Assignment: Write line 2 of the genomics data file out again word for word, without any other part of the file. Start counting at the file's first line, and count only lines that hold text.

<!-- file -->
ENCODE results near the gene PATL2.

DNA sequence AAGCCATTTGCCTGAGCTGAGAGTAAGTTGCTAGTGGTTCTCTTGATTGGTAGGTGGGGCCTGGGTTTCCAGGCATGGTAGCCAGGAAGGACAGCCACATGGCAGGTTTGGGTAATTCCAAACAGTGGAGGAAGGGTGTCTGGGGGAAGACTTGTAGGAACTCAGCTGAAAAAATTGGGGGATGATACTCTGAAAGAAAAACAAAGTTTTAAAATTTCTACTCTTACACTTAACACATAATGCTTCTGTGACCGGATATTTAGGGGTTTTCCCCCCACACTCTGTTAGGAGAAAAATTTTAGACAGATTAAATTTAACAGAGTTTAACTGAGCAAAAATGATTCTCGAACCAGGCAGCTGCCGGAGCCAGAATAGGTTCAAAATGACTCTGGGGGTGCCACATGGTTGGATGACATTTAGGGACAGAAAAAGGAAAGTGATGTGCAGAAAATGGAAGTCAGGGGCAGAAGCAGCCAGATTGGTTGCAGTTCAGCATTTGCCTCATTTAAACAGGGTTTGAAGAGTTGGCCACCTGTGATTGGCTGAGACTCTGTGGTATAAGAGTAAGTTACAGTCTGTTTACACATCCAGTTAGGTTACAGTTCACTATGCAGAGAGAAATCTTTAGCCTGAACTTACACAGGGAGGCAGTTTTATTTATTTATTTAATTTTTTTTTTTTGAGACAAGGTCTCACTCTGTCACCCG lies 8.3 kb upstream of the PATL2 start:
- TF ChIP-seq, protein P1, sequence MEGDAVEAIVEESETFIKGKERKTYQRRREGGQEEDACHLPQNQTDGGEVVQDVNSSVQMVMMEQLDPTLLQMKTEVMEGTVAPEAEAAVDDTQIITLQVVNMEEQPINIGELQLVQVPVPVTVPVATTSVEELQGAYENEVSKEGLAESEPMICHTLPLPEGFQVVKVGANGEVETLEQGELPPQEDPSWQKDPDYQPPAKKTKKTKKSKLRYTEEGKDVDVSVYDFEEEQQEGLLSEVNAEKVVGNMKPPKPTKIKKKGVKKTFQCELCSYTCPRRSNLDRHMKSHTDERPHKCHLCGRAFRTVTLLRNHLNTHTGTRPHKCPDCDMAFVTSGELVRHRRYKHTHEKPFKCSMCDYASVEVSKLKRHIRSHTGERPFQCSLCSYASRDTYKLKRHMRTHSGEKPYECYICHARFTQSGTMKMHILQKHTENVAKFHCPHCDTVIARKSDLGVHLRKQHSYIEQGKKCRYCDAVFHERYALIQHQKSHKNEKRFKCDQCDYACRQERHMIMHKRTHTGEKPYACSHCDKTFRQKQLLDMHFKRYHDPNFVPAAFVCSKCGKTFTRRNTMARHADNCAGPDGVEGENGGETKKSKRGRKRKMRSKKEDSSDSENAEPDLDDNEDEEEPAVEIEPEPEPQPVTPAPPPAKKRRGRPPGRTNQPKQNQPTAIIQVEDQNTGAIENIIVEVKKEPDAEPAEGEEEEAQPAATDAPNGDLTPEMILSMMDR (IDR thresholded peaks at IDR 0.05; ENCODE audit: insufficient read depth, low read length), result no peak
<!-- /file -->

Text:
DNA sequence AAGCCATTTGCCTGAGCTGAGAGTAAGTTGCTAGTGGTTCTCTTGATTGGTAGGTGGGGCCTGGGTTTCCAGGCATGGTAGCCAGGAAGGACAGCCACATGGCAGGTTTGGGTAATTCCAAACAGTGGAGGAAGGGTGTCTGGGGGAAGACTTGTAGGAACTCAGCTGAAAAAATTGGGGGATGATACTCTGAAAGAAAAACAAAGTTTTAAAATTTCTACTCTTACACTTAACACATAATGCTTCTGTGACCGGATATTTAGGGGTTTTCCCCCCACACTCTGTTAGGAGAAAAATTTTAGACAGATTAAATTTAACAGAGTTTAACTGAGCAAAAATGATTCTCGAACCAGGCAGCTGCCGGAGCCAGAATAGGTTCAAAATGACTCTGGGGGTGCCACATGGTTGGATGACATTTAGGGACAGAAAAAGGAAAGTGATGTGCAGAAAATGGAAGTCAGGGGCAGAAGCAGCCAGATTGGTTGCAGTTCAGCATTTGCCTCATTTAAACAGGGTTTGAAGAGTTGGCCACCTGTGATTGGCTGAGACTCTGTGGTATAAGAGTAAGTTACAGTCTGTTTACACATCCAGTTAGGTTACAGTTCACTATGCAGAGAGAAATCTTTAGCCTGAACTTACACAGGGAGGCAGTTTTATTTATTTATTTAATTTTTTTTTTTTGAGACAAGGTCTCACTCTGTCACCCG lies 8.3 kb upstream of the PATL2 start: